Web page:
Annual Awards Ceremony citations
If the first Shattuck Award recipient's track record is any indication, he is sure to be a success in the legal profession. Before even coming to law school, this student had accomplished more than many do in a lifetime. Led by a dream of becoming a professional musician, this person created a record label, recorded a full-length album, designed promotional materials, performed throughout the Midwest and opened a recording studio - all while he completed a bachelor's degree in marketing at the Penn State. At USC, this student's planning, persistence and determination have been an asset to the entire student body. As class president during his second year of law school, he helped obtain a television for the student lounge, set up a Web site for student feedback, and visited everyone in Terrace Law housing to solicit comments and ideas. "Not only did he befriend everyone," said one nominator, "but he was the go-to person whenever anyone had problems or suggestions for USC Law." His genuine concern for others, willingness to serve his classmates and school, and exceptional leadership skills have set him on a course for success. I'm pleased to honor Mr. Amechi Akpom with a 2004 Shattuck Award.
David Booher and
I'm going to talk about the next two Shattuck Award recipients at the same time, as some of their most significant contributions to USC Law have been joint efforts. Individually, each student has demonstrated extraordinary leadership in his or her academic and professional pursuits: The first student has volunteered for three years at the Los Angeles Gay and Lesbian Center, logging 450 hours of service each year. His honors include the Lesbian and Gay Lawyers Association's Donald R. Snow Scholarship and the USC Lamda Alumni Graduate Role Model Scholarship. He also has served as chair of the Hale Moot Court Honors Program and as a student writing fellow and instructor in the Legal Research, Writing and Advocacy Program.
The second student has a similarly long list of achievements. She also has volunteered for the Los Angeles Gay and Lesbian Community Center, as well as the Lambda Legal Defense and Education Fund. With a PILF summer grant, she worked on three high-impact civil rights cases through the Western Law Center for Disability Rights. She participated in the Domestic Violence Clinic and published her note on domestic violence and women with disabilities in USC's Review of Law and Women's Studies .
But it is together that these two students have had the most impact at USC. As co-chairs of USC's Gay and Lesbian Law Union last year, they were challenged to lead the school through a change in the way the U.S. military is allowed to recruit at USC Law. Though the military's hiring practices violate our Law School's nondiscrimination policy, USC was forced last year to begin allowing military recruiters to participate in on-campus recruiting programs. The change had the potential to cause a wide rift in our Law School community, but because of the restraint and maturity demonstrated by these two individuals, students were educated about the issue and allowed to voice differing viewpoints without the inflammatory or threatening atmosphere felt at other schools facing the same situation. Though people may have disagreed on the issues, few could dispute that these students exhibited great leadership in their handling of a sensitive matter. I am pleased to honor Mr. David Booher and Ms. Karen Nutter with 2004 Shattuck Awards.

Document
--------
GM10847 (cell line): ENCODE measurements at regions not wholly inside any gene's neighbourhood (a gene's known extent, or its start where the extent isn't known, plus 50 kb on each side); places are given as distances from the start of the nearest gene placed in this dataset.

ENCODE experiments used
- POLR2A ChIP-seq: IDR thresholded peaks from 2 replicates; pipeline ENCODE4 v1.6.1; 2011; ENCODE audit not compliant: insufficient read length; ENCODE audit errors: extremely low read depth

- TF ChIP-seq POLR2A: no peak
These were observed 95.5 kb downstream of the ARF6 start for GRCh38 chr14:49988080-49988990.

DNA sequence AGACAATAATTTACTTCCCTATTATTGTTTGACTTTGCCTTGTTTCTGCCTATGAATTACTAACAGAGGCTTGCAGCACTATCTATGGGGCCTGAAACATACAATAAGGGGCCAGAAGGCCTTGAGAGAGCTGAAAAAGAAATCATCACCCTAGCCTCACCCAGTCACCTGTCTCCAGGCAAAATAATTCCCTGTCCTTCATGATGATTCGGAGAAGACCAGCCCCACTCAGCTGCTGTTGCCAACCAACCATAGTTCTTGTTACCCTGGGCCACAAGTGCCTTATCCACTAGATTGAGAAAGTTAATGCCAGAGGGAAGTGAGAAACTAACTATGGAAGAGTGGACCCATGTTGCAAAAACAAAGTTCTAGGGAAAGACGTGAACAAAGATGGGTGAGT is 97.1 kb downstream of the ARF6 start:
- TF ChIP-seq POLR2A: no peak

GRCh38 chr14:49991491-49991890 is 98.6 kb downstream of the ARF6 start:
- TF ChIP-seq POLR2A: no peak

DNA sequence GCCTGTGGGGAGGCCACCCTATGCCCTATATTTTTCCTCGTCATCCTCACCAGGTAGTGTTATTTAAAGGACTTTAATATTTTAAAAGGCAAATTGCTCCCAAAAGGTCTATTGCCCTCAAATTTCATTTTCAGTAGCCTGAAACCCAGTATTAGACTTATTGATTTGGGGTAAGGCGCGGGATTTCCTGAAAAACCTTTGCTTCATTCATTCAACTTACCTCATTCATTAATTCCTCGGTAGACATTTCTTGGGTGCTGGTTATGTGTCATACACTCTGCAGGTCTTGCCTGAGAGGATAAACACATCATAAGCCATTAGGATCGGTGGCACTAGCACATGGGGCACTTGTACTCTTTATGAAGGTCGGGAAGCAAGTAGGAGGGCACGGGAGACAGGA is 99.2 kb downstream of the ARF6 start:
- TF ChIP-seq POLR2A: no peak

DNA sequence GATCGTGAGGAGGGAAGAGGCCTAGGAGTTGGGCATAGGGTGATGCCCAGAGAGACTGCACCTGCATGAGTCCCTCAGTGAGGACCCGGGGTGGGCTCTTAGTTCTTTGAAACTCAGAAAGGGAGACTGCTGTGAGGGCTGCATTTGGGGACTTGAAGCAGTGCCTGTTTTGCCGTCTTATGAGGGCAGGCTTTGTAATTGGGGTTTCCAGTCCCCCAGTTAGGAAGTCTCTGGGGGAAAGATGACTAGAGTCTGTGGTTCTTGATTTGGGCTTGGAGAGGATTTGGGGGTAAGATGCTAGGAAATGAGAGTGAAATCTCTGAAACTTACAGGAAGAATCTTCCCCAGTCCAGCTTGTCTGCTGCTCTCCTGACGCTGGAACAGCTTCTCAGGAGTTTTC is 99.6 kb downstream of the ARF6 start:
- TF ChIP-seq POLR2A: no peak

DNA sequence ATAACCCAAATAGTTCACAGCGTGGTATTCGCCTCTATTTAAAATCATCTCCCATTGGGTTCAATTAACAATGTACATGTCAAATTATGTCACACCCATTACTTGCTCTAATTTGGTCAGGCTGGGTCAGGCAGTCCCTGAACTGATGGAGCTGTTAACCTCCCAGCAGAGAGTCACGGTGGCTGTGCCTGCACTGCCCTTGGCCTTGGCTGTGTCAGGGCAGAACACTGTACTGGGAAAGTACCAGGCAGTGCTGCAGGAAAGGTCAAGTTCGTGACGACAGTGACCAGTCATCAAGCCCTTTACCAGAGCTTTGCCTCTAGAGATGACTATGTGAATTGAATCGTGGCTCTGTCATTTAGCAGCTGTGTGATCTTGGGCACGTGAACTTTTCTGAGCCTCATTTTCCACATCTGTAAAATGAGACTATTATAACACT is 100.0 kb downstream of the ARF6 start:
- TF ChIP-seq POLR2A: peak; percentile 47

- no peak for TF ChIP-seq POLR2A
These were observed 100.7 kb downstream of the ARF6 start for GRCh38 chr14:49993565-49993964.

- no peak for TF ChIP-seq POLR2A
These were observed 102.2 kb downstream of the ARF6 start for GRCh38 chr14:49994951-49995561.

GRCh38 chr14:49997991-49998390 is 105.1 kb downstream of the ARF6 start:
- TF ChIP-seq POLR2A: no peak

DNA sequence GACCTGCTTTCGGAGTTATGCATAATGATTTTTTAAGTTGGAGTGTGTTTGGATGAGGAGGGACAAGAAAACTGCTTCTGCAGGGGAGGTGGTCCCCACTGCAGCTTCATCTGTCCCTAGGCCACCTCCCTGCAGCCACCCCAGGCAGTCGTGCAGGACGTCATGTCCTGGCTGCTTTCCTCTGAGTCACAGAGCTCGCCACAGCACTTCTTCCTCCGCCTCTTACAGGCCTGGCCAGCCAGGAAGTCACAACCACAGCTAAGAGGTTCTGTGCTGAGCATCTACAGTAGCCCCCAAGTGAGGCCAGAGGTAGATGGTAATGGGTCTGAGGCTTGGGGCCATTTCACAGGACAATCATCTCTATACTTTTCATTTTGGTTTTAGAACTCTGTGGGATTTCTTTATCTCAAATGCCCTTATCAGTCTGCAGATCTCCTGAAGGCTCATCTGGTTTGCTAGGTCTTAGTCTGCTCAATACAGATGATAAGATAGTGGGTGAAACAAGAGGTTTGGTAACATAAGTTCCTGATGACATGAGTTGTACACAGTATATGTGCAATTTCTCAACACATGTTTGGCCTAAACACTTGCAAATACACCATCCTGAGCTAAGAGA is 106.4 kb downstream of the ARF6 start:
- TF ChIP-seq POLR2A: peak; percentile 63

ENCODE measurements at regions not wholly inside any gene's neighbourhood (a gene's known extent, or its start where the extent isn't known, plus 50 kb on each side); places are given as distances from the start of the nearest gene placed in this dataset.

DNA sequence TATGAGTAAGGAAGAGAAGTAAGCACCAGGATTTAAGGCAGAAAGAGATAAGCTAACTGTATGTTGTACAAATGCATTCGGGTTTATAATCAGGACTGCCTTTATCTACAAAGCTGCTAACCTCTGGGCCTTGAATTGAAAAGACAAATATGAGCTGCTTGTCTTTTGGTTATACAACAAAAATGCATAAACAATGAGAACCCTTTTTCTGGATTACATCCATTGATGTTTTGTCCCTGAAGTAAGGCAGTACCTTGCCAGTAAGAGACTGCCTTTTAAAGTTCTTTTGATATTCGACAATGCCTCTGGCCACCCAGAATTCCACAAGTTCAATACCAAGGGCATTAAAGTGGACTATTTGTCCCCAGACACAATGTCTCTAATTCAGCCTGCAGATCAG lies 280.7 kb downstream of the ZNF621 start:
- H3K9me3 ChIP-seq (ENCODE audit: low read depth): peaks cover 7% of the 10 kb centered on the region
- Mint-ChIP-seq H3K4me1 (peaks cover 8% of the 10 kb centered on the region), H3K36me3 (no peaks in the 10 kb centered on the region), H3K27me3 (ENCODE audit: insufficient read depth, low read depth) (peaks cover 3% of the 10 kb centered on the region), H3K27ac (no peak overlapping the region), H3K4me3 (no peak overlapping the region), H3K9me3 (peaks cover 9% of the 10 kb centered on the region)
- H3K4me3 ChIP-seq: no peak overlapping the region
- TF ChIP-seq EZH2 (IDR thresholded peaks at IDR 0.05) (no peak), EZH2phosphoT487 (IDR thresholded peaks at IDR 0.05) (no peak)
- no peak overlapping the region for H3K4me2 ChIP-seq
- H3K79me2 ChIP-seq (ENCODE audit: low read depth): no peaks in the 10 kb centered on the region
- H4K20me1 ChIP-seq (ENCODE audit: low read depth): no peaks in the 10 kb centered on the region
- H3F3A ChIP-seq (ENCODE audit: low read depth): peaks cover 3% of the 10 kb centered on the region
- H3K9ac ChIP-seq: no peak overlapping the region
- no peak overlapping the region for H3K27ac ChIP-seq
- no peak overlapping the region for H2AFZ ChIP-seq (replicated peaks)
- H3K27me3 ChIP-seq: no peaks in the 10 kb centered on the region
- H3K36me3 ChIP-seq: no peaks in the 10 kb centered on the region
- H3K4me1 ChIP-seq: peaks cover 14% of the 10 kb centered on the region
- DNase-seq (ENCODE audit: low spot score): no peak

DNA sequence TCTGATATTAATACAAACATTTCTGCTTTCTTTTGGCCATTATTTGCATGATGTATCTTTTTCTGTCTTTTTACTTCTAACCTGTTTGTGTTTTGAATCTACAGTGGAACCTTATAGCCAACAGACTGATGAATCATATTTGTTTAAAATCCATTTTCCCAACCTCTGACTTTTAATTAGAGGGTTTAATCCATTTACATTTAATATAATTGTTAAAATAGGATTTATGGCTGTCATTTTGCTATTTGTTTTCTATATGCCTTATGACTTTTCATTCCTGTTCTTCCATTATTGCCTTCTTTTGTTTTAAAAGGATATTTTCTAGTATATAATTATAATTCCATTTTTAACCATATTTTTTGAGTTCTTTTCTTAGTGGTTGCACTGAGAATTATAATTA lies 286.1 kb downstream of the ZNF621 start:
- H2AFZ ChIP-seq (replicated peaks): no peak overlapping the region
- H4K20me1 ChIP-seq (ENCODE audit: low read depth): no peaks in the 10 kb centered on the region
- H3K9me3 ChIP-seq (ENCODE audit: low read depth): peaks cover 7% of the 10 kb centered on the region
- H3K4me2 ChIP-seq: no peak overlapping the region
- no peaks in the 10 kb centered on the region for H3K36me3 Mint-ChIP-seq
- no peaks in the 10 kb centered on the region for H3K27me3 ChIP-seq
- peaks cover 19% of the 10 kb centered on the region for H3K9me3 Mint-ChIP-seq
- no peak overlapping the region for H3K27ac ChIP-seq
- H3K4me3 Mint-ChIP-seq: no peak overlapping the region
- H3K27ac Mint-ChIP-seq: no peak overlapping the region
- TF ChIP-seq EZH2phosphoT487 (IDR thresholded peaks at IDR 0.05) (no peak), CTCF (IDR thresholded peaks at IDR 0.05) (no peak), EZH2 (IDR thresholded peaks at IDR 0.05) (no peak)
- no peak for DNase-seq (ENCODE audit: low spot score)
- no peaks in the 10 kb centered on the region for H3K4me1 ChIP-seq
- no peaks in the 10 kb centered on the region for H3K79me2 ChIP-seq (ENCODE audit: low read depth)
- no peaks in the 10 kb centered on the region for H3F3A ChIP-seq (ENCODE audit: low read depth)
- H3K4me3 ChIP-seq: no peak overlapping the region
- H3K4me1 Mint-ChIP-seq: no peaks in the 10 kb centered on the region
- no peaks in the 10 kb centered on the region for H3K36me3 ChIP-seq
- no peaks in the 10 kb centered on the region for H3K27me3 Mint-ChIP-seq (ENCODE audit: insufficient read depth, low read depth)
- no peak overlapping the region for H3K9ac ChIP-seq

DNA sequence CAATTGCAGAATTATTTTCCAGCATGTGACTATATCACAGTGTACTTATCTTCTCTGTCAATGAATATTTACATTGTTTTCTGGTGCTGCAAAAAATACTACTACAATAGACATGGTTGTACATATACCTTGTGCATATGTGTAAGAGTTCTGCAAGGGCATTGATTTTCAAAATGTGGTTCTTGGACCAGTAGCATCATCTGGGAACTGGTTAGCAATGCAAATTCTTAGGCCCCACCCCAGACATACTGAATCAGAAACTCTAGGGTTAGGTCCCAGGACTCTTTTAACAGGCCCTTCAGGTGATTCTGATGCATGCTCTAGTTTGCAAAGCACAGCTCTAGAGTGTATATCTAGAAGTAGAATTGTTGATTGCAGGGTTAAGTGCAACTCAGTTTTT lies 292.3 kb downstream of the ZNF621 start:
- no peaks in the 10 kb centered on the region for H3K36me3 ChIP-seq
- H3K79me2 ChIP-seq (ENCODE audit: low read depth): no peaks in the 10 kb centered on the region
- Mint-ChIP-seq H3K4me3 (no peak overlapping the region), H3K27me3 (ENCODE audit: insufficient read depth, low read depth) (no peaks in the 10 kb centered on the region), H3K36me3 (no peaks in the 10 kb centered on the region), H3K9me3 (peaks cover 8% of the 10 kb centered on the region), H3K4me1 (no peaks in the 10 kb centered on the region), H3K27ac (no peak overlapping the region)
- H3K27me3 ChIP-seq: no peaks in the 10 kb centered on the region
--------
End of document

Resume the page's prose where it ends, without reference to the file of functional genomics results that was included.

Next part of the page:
The next Shattuck Award recipient has made her mark at USC in ways both prominent and subtle. Nominators call her a "really great person," someone whose positive energy is infectious. Luckily for us, she has brought that positive energy to bear on a large number of activities and programs at USC Law School. In addition to serving a number of public interest programs, such as the Barrister's Domestic Violence Project, the Post-Conviction Justice Project, and PILF, she also has served as co-chair for the Women's Law Association, the student representative to USC Law's admissions committee, and president of Street Law. During her second year, she exhibited extraordinary leadership when she volunteered to organize a visit of the National Youth Leadership Forum on the Law, which brought 50 high school students from around the country to USC. With little advance notice, she arranged for administrators, faculty and law students to make presentations and ensured that the visitors not only learned about law school but also had a great time while visiting USC. And, her thorough documenting of the process and recommendations for the future will help create a lasting relationship between the National Youth Leadership Forum and USC. In recognition of her outstanding contributions to USC Law, I'm pleased to honor Ms. Jennifer Dumas with a 2004 Shattuck Award.
This Shattuck Award recipient has one of the longer lists of extracurricular activities I've seen in a while. Before even coming to Law School, she volunteered in a presidential campaign, assisted in fund-raising events for the Make-A-Wish Foundation, practiced and taught figure ice skating, studied oil painting under a local artist, and played piano competitively for 17 years. Many of those activities continue today. But somehow, she has found time for Law School, and while here she has demonstrated the same dedication, hard work and leadership that made her a success long before she came to USC. She served as the Women's Law Association fund-raising chair, was runner-up in the Moot Court competition last year, and represents USC as a member of the National Moot Court team. As administrative vice-chair of the Hale Moot Court Honors program this year, she has been an exceptional leader. She spent hundreds of hours managing the 2004 competition and preparing participants for the challenge. She frequently surpassed the call of duty in her efforts, often without notice or praise. As one nominator said, "She always gives 110 percent without any expectation of being thanked or recognized." Well, we'd like to recognize her now. I'm pleased to honor Ms. Jaclyn Grossman with a 2004 Shattuck Award.